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Found 12 results

  1. https://loopvids.s3.amazonaws.com/Apr13Post.mp4 Why do we humans love stories so much? Not just stories, but storytellers? Maybe because they move us through some very powerful and enjoyable emotions. Way back in ancient Greece, they discovered the idea of Catharsis. Of being able to experience non-normal emotions, without having to experience the real and dangerous events that normally produce those emotions. Way back when they first started showing silent movies people were AMAZED. They actually believed that trains were going to come out of the screen.
  2. Comic Book Villains and Brainwashing Attorneys: https://mindpersuasion.com/nested-amnesia-and-brainwashing/
  3. The idea of mastery is both compelling and impossible. Compelling because if you are a master of anything, that usually comes with a lot of benefits. Fame, fortune respect, etc. But impossible because mastery implies something is complete. How could you possibly master the piano, or any instrument? There will always be new composers, new musical styles, new ways of expressing musical thought. You might be able to master something simple like baking a cake. But any time any human CAN actually "master" a process, where it's considered "perfect," then how is tha
  4. Once upon a time there were only a few people on Earth. Each one of us lived in small tribes. Nomads. Continuously wandering. Searching for better places. Then we invented farming, and kept spreading. Through the age of empires, kingdoms grew and fell. The nomadic desire to discover had been transformed into a desire to conquer. Now with much of the earth occupied, we still have that deep desire. To find, do and discover new things. Some look to other planets. Regardless of who you are, what your background is, you have that ancient itch.
  5. One of the central concepts in the book, "Think and Grow Rich," is that thoughts are things. The second central concept is the idea of the mastermind group. Unlike many other "law of attraction" type books, which are based on metaphysical thinking and philosophical ideas, Think and Grow Rich was reverse engineered. Napoleon Hill talked to hundreds of successful people to see why they were successful. This is where he got the idea that "thoughts are things." Of course, many people misunderstand this. They think that just thinking a thought will magically transform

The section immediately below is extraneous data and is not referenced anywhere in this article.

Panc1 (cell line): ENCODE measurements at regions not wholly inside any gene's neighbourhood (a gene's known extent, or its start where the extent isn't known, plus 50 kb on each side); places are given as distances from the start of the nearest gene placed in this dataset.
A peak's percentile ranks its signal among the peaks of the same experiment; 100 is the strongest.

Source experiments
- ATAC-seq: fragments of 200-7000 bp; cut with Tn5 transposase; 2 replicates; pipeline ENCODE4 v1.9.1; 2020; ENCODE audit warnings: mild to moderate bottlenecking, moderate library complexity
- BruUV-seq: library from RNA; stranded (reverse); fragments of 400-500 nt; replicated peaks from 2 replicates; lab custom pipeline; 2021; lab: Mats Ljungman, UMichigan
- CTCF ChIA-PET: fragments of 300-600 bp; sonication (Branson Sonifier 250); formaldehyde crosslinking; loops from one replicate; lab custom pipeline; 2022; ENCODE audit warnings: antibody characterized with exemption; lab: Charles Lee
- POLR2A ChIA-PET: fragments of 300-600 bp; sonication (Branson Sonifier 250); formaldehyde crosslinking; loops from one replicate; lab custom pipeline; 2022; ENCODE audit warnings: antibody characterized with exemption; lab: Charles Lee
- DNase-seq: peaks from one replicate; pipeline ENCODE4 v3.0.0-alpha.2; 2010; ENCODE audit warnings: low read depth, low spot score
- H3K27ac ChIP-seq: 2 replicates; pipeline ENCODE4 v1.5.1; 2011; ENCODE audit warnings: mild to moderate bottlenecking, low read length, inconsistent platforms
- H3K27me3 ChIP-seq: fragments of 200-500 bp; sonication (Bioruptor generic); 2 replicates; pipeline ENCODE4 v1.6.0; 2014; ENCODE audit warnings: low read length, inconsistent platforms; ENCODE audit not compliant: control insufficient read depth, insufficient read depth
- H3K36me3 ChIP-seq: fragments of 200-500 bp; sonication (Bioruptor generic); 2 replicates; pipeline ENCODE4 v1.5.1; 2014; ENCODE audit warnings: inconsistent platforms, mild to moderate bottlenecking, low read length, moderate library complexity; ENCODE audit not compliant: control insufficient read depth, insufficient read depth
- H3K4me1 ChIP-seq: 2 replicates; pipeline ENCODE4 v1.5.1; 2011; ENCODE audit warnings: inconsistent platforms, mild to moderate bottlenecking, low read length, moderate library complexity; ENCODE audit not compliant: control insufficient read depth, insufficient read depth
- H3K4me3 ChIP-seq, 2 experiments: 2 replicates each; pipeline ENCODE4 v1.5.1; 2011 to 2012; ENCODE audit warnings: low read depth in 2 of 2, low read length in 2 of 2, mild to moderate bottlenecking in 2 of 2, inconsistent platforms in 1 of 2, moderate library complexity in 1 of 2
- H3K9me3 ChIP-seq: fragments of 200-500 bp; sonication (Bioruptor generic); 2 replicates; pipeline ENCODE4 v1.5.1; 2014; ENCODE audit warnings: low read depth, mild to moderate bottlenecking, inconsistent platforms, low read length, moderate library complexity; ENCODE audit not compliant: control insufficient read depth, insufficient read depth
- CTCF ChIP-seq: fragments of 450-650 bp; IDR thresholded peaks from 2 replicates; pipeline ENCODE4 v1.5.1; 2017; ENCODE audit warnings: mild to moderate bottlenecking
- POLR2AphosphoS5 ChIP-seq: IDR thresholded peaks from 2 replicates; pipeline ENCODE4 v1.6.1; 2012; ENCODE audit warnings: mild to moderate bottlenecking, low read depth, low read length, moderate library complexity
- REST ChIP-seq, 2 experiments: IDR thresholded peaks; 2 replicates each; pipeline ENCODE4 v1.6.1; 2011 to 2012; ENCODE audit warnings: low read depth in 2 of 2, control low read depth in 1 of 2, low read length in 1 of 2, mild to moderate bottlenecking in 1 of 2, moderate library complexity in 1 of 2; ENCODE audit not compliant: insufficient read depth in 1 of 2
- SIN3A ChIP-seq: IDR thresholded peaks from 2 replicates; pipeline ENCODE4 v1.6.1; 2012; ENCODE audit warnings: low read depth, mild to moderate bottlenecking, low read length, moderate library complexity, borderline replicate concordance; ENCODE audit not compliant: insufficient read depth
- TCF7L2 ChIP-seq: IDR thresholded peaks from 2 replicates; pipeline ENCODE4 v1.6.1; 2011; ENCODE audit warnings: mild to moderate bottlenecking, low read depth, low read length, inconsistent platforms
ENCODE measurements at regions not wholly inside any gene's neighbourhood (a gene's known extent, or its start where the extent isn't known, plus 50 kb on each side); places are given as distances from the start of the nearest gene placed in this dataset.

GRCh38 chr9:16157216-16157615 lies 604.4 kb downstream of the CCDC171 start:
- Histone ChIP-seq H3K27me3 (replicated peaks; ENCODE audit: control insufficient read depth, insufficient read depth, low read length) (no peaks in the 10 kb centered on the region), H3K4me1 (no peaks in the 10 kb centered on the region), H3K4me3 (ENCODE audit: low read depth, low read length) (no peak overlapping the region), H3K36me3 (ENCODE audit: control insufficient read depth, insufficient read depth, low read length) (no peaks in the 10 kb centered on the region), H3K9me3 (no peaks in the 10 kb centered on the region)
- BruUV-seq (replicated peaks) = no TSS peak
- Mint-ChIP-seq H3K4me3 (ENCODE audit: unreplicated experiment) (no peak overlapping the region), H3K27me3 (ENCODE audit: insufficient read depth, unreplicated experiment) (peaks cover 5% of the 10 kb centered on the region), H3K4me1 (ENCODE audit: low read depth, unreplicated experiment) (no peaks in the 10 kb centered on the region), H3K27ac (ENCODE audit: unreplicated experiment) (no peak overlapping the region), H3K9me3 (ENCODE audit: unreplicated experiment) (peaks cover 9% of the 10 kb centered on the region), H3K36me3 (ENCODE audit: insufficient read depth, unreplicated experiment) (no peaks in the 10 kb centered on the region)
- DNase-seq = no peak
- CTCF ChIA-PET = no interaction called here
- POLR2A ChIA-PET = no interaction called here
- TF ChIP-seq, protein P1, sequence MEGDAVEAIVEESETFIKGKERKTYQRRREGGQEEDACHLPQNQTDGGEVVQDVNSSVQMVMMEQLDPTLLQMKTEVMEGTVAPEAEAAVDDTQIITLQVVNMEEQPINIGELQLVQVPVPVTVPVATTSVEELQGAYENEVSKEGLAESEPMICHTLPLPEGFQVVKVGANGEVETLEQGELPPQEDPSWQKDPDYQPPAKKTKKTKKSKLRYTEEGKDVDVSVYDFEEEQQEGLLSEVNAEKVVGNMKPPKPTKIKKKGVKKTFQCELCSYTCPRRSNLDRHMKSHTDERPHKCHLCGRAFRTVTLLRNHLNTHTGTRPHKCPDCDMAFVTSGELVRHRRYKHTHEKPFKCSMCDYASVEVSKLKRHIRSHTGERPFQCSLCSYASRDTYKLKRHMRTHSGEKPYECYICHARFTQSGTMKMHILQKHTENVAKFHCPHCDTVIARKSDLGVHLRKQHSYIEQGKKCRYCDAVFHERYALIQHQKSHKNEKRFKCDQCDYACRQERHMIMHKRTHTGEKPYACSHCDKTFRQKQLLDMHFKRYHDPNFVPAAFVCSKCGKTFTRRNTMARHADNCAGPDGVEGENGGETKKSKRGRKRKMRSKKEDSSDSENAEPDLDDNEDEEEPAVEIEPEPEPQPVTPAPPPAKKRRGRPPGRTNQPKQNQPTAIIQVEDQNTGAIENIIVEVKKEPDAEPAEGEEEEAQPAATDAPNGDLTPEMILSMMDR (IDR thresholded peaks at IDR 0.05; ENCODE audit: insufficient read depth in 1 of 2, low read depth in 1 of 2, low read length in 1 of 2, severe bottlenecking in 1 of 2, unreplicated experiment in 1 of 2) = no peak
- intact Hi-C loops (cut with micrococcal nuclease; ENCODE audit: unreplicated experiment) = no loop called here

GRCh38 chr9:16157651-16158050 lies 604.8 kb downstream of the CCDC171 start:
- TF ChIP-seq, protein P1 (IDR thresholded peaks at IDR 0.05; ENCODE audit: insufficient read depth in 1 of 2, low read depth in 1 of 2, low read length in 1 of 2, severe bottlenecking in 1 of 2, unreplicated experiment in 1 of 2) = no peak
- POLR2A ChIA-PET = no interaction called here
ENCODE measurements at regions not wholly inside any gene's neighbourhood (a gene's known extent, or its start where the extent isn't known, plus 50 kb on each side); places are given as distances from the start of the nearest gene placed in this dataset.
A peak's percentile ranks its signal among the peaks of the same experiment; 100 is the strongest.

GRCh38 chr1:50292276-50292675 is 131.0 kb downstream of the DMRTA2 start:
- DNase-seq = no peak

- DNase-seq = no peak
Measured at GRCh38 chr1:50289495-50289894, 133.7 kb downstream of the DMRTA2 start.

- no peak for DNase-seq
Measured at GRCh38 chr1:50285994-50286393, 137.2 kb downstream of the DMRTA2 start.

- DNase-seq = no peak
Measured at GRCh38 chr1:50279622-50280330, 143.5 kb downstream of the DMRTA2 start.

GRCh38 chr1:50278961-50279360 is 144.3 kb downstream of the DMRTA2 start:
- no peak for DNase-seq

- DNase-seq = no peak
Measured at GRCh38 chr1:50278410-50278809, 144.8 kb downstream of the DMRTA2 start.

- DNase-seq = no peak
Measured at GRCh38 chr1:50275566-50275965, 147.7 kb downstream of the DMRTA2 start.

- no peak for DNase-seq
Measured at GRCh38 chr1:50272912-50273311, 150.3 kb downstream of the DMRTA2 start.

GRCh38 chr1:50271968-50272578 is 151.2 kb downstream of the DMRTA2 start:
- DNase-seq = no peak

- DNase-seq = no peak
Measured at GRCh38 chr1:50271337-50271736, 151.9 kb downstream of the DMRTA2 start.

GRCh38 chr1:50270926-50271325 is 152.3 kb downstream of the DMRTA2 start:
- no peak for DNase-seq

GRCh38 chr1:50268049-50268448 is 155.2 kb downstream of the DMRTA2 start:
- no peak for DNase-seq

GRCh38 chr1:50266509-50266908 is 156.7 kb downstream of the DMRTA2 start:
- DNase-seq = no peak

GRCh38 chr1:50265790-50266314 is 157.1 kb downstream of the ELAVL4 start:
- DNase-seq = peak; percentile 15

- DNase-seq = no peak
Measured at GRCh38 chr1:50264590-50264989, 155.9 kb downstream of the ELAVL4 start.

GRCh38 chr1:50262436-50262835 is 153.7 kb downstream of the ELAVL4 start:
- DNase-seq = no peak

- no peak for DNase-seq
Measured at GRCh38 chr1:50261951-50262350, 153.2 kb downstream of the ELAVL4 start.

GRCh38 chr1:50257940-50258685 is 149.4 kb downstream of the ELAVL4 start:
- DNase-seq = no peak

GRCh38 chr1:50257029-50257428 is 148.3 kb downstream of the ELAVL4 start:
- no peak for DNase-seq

6. I've always been interested in science. But science is not nearly as instructive as people believe. Very little of science is derivable. Meaning very little of what we think about the structure of reality can be proven from simpler principles. Most of what we think are "laws" are not really laws. Just things that we see happening over and over again. We give them labels, mathematical descriptions, but ultimately they are descriptions. Take gravity for example. You drop something and it falls. We watch it happen over and over. We measure it with
  7. There are plenty of paradoxes in life. Some are pretty cool. On a deeper level, these aren't really paradoxes. They are a function of how our brains perceive reality. Our brains evolved to perceive macro events. Apples falling from trees, counting discretely. For example, the main reason we have a base ten number system is because we have ten fingers. But in reality, you can have any base number system you want. Way back in the day, nobody needed to write anything down. Then people stopped hunting and began farming. And this is when they needed
  8. NLP is often called the "study of excellence." That's a pretty nifty marketing label, but it misses the point. One one hand, you can reverse engineer success. But only to a degree. Suppose you wanted to copy somebody that was successful. And they were doing something you were just starting. Something very common. Like shooting free throws or playing scales on the piano. You might copy how they stand, how they move their body. Maybe even talk to them and elicit how they think. What they believe. But eventually, you would have to try yoursel
  9. When I was a kid I did a lot of backpacking. In explorer scouts (a division of boy scouts), we would do these week long trips during the summer. The first part was always the hardest. Up and over some huge pass. But once you got past the hard part, the next several days were pretty amazing. Huge valleys, plenty of lakes (with lots of fish), wild animals, and no people. They say that humans are more or less the same as we've been for the past 20,000 years or so. Psychologically, physiologically, mentally. All the stuff we think of as modern, and all of ou
  10. We live in a very modern world with tons of conveniences. If you were to pick any time period in the history of mankind, it would be very unlikely to be alive today. They say that humans are anatomically, physiologically and mentally the same as we've been for 50,000 years. Any 100 year period out of the past 50,000 years is a chance of 1/500. And you'd only have a 1/230 chance of landing AFTER 1800. Just being alive TODAY is unlikely and very lucky. Life was much harder even 50 years ago. But in some ways, life was better back then. How's that? One
  11. Role models are absolutely essential. They're not something that is helpful, or useful. They are absolutely vital. Primarily because we humans MUST learn by copying other humans. Only in the past couple decades has it been possible to learn something so technical that you can sort of think your way through. But since the dawn of time, humans have been learning from other humans. Psychologists have DECADES of data that show this. But this is one of those things that we DON'T want to acknowledge. The mountains of data indicate our adult personalities are m
  12. http://mindpersuasion.com/hero/
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